Gigli was the leading Italian tenor of the inter-war years, blessed with a honeyed tone and easy manner that made him ‘the people’s singer’.
Born in the small Italian town of Recanati in 1890, Gigli began singing as a chorister before vocal training in Rome. After a successful 1914 debut in La Gioconda, he was in demand throughout Italy and by 1920 had made it to the Met, where he inherited many of Caruso’s roles following the latter’s death the next year. He stayed in New York until 1932, when he refused a pay cut due to the Depression and returned to Italy. There he became Mussolini’s favourite tenor, though after the war this association was forgiven.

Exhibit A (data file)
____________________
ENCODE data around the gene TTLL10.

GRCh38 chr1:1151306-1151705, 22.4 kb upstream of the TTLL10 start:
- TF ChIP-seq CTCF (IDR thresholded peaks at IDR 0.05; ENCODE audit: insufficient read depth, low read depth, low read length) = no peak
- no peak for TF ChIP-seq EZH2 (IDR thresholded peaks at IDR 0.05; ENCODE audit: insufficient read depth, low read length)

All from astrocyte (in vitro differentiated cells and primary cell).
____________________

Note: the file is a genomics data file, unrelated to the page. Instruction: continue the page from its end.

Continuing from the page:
He made 20 films and 900 records which show an impeccable lyric tenor voice of remarkable sweetness, used with taste and imagination, though from the mid-1930s his voice deteriorated. He nevertheless continued to perform until shortly before his death in 1957. The verismo operas – including such heavy assignments as Puccini’s Manon Lescaut and Giordano’s Andrea Chénier – suited him, while in lyric operas such as Traviata or Bohème he was hard to match.
In his own words: ‘To sing the same aria the same way twice, that is of the schools and of the professors. Gigli is not of the schools.’
Greatest recording: The Very Best of Beniamino Gigli EMI 585 0932 (2 discs)